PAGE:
July 1, 2013

Helping to Bring Peace to Kashmir

by Stanley A. Weiss

LONDON–It may be the most infamous stomach ache in diplomatic history. In 1947, the United Kingdom partitioned British India, directing the rulers of its 565 “princely states” to choose between the newly-independent nations of India and Pakistan. The last holdout was the Hindu Maharaja of Muslim-majority Kashmir, Hari Singh, who hoped to establish a neutral, independent nation on his state’s vast frontier. Sixty-five years ago this month, Lord Louis Mountbatten–the last Viceroy of British India–accompanied his friend, the Maharaja, on a three-day fishing trip, where he tried to tease out a decision, making it clear that if Singh chose Pakistan, India would understand and raise no objection. But when the Viceroy instead heard his friend make the case for independence, as recounted in the fantastic “Freedom at Midnight,” by Larry Collins and Dominique Lapierre, he exploded:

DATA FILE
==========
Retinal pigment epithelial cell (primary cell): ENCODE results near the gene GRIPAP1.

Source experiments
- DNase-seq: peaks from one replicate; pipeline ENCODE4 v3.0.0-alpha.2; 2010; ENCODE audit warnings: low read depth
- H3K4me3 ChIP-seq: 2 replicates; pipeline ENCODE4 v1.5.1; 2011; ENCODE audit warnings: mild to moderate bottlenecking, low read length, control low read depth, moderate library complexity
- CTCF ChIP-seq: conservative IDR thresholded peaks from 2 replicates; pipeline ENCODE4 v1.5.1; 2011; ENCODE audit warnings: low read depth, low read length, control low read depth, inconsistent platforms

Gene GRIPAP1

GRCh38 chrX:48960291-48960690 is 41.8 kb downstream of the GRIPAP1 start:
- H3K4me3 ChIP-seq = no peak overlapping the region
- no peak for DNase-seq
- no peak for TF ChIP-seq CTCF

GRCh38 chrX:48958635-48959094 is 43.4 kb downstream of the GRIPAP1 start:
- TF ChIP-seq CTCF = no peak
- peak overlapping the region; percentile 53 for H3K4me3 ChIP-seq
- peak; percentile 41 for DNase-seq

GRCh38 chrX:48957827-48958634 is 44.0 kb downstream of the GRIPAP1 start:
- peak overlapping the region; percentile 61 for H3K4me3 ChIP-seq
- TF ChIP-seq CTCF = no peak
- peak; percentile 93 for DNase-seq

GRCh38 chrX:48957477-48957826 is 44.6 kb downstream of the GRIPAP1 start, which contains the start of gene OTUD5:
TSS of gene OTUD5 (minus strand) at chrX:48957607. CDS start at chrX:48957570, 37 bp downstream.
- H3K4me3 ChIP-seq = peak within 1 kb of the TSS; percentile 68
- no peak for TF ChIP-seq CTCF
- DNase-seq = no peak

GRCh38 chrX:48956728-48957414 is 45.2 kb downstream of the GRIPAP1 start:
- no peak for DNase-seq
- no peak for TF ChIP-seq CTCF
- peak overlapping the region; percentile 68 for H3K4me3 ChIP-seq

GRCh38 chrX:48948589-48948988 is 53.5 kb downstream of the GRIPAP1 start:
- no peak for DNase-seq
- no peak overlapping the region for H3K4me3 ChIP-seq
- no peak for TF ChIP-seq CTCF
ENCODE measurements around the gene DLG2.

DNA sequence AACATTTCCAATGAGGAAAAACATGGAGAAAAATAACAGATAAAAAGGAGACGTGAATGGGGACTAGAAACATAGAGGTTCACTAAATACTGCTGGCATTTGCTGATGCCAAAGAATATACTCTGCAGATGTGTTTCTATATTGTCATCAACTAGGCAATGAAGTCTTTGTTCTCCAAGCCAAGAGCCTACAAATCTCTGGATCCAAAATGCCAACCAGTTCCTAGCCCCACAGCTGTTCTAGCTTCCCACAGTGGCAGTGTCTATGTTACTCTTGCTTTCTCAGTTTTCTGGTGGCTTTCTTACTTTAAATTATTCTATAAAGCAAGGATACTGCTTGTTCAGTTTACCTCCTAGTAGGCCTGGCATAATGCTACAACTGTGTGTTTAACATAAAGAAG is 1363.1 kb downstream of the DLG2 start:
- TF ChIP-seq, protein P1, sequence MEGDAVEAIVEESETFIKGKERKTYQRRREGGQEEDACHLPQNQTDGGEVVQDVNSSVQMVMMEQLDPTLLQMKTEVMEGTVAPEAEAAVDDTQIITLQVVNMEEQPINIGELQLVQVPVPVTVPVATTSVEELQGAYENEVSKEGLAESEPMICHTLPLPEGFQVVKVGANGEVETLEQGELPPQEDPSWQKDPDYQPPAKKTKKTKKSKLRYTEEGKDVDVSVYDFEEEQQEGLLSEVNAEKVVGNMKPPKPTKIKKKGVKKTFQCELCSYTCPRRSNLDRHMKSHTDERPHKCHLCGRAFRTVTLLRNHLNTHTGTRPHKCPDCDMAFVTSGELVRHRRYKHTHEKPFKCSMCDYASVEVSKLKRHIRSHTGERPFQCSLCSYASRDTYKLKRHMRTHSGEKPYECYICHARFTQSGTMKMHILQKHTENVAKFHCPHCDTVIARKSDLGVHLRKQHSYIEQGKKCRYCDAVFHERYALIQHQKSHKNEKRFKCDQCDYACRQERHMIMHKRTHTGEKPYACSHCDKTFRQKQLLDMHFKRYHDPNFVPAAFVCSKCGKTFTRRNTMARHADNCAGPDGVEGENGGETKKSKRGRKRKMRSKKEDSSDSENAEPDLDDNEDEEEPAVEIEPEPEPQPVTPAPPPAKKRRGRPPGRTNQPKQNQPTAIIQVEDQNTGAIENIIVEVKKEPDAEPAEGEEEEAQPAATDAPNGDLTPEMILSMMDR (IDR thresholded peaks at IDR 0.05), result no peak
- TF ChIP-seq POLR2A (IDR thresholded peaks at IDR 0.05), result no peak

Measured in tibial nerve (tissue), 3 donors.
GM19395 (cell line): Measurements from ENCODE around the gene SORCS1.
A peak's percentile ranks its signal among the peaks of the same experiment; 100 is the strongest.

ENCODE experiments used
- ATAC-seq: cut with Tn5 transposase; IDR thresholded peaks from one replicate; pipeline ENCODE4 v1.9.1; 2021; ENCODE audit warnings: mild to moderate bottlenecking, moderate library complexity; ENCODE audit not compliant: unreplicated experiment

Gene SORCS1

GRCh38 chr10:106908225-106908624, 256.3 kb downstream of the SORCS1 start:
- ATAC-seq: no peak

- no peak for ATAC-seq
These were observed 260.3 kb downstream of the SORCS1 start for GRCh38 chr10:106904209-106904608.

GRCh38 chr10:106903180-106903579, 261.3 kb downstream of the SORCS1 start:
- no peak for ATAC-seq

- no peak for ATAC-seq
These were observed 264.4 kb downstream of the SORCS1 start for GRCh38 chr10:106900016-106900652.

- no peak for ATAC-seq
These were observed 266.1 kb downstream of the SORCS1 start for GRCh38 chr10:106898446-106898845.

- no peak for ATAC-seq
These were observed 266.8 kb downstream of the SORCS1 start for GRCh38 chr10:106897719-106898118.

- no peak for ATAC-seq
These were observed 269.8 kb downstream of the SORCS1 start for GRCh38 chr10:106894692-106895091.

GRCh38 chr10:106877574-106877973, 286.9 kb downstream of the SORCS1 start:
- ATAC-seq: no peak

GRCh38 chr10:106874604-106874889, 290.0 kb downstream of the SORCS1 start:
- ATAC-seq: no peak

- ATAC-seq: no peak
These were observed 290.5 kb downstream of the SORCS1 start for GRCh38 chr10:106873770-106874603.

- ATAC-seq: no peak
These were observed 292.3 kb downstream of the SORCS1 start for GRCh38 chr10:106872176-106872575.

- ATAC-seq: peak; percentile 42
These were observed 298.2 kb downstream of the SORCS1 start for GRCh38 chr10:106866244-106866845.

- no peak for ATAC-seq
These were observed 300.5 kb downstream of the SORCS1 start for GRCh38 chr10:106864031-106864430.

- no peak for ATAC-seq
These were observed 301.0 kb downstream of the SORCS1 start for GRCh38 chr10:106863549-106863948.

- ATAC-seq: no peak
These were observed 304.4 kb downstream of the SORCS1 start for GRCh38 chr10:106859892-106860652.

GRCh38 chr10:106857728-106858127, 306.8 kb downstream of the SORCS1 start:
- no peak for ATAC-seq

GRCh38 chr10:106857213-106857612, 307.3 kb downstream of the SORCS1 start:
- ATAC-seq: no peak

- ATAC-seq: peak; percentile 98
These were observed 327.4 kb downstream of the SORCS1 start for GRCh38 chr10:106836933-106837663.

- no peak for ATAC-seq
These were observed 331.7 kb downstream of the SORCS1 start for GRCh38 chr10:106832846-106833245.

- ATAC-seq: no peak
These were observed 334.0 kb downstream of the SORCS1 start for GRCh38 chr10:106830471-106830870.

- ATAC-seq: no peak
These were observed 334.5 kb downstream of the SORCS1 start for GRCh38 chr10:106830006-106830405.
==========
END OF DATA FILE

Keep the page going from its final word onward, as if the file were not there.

“I’m sorry,” said Mountbatten, “you just can’t be independent. You’re a land-locked country. You’re over-sized and under-populated . . . your attitude is bound to lead to strife between India and Pakistan. You’re going to have two rival countries at daggers drawn for neighbors. You’ll be the cause of the tug-of-war between them. You’ll end up being a battlefield.”

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